There is increasing evidence that small intestinal bacterial overgrowth (SIBO) plays a role in the cause of irritable bowel syndrome (IBS). Most of the bacteria that live on or in humans are in the gastrointestinal (GI) tract, and each individual has a unique gut flora. Abdominal pain and bloating, burping, and passing gas bring patients to the doctor to sort out the cause. Can SIBO be the cause? Here’s what you need to know.
What is SIBO?
Almost all of the bacteria in the gut are in the large intestine, the colon. Why? The slower the bowel, the easier it is for bacteria to set up shop, and the colon is the slowest. The small intestine usually has a low number of bacteria, so by definition, small intestinal bacterial overgrowth is having too many of your gut bacteria in the small intestine. As a result, SIBO is not an infection; instead, it’s a high number of bacteria in the small intestine where they don’t belong.
How do bacteria in the gut cause abdominal symptoms? The gas produced by the bacteria may cause bloating, pain, and discomfort, among other symptoms. Bloating refers to a sensation of abdominal fullness, pressure, or a feeling of trapped gas. Therefore, the slower the gut moves, the easier it is for bacteria to stay in one place so think of SIBO as a motility disorder.
What causes SIBO?
In short, we don’t have all the answers, but anything that slows the gut may cause SIBO. Irritable bowel syndrome (IBS) is currently the most common reason for SIBO and is now believed to have been triggered by food poisoning in the past.
How to diagnose and treat SIBO?
A breath test measures the presence of hydrogen, methane, and hydrogen sulfide in your breath after taking lactulose or glucose. More bacteria in your small intestine produce more hydrogen and methane, which will lead to a positive breath test for SIBO. There are mail-in kits (your doc will look for those CLIA-certified) like Trio-Smart or some in-office options.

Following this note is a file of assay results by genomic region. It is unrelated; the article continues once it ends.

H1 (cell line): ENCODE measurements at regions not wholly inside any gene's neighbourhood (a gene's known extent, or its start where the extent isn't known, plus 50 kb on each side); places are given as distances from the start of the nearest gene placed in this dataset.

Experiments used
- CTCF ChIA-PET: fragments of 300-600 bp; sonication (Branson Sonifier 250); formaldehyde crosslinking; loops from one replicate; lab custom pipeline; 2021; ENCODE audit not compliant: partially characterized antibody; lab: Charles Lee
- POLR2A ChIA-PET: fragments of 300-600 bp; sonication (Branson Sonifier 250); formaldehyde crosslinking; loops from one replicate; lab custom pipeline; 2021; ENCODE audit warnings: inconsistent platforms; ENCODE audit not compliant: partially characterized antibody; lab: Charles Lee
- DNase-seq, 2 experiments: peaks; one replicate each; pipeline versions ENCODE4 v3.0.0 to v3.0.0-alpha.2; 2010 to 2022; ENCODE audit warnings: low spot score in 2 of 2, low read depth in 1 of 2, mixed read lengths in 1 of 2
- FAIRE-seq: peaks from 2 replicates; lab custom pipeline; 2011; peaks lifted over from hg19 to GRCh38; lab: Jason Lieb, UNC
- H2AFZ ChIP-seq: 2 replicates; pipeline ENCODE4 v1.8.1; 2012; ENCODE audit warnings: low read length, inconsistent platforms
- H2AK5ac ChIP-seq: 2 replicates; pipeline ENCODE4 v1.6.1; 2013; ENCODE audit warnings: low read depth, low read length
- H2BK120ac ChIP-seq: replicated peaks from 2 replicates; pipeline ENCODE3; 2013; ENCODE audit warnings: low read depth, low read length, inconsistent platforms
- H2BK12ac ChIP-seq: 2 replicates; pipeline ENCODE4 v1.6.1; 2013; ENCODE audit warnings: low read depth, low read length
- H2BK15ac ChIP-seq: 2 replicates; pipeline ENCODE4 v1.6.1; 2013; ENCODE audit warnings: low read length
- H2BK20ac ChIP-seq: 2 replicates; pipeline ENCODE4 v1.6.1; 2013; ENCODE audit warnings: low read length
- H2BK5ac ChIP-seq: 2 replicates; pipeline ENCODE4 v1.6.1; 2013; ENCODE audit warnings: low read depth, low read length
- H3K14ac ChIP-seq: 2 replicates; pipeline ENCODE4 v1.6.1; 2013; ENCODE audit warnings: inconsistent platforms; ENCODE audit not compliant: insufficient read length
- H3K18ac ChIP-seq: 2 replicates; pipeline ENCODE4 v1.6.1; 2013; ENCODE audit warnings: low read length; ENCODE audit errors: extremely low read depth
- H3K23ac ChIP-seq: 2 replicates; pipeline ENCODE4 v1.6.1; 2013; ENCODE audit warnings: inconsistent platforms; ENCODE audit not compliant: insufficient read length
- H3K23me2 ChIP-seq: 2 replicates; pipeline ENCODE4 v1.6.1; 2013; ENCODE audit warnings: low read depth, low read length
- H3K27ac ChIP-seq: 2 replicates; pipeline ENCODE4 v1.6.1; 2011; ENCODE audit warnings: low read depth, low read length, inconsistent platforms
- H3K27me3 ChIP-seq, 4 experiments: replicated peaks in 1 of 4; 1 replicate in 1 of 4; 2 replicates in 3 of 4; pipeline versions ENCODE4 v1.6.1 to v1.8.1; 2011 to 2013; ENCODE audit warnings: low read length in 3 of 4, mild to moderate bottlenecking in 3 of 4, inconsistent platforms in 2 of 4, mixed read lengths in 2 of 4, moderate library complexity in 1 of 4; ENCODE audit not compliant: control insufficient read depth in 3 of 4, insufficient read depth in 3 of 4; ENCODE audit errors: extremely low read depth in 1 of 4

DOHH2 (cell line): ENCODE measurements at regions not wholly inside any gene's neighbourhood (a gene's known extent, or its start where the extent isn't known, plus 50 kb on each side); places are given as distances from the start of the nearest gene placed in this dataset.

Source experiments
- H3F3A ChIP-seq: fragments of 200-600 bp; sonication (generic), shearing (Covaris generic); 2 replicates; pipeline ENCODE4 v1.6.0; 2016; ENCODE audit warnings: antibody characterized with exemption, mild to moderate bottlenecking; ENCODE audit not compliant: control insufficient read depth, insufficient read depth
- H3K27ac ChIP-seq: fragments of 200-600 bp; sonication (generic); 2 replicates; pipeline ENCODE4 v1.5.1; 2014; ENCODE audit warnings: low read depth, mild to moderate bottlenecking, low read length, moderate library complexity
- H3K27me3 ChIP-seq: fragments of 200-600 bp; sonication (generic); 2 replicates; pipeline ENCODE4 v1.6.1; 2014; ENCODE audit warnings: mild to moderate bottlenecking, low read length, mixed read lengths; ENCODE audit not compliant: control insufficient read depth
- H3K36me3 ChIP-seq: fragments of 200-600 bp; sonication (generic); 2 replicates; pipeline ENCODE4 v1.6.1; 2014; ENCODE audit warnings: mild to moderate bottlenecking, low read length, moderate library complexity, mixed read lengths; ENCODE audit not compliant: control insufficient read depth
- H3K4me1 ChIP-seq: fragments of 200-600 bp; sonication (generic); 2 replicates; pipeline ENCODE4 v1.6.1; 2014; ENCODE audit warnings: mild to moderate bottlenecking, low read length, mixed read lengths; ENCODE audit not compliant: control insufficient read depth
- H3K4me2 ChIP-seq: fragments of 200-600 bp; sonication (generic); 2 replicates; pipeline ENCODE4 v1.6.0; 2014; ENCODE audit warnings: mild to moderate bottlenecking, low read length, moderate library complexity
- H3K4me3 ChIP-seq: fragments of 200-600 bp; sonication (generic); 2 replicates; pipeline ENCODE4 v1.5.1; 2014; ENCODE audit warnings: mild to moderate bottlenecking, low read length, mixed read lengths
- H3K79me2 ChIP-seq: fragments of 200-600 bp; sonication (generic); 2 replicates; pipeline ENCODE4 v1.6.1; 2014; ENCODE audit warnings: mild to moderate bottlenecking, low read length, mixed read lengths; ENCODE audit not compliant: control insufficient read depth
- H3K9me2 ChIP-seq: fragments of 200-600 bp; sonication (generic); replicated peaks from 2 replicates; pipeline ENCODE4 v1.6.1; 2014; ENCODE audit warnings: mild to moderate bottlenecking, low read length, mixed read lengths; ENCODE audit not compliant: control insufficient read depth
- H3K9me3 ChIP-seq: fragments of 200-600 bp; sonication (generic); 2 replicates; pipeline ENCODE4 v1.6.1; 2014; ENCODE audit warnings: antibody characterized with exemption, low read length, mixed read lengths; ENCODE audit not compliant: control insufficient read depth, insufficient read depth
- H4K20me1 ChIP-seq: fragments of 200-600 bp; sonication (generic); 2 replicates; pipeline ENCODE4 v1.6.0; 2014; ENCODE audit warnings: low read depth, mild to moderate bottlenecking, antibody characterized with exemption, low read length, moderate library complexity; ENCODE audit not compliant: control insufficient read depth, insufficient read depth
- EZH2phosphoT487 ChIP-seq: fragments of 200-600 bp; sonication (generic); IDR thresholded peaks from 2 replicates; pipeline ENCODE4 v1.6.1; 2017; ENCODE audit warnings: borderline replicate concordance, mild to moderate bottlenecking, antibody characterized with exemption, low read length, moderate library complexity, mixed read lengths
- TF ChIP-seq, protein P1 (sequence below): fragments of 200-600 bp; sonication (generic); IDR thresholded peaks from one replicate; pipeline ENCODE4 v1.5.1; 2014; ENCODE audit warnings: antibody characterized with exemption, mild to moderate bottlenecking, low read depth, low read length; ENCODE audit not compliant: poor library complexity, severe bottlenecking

What other tests should my doctor consider if I have bloating and diarrhea? Your doctor may start with a complete blood count test to evaluate for anemia, a “celiac panel” blood test (tTG, IgA), and stool studies.
If you have a + breath test, several regimens are available depending on the bacteria you overproduce (methane, hydrogen, or hydrogen sulfide). At this point, your doctor will discuss a regimen with you, which typically includes Xifaxan (Rifaximin).
What is rifaximin (Brand name Xifaxan)?
Rifaximin is an antibiotic that works as an antibacterial but may also change the gut bacterial environment in other ways. Rifaximin is an effective treatment for irritable bowel syndrome (IBS-diarrhea predominant) and has been shown to improve symptoms in those with a positive breath test.
Dietary changes alone are not enough to treat SIBO. Stay tuned for more discoveries about which diet is the best for managing symptoms. A general recommendation is to eat the same amount as you usually do but as distinct meals with at least 4 hours between meals. A “modified” low FODMAP diet helps, as less fermentable (the F in FODMAP) foods tend to produce fewer symptoms for patients with SIBO. Ask your doctor for more specific recommendations.
I am a Clinical Associate Professor of Medicine at the Keck School of Medicine of USC and a board-certified Internal Medicine physician. For 20 years I’ve had an active private practice in general internal medicine currently at The Doctors of USC Beverly Hills. I am lucky to spend part of my time as the attending physician for medical students and residents during their rotations at LAC+USC Medical Center. I’ve been a medical advisor on leading health social networking sites including Dailystrength.org and Sharecare and currently serve as the medical advisor and blogger for GoodRx.com, a prescription drug price comparison website, and GoodRx care powered by Hey Doctor.
My philosophy of care centers around seeing things we can see coming, and nailing them head-on. I appreciate the idea of sharing power and responsibility for the choices one makes for prevention, treatment, and investigation into medical problems. My hope is to write blog posts to empower patients to navigate their own health by laying out the ways that medicine can guide you with strategies to investigate, prevent, and treat some common medical issues, big and small.
I have appeared on The Doctors, Fox Sports West, The Ricki Lake Show, as well as many local news outlets and have been featured in numerous online and print publications. I am a fellow of the American College of Physicians and honored to be named “Top Doctor” in Los Angeles and Pasadena Magazine for years.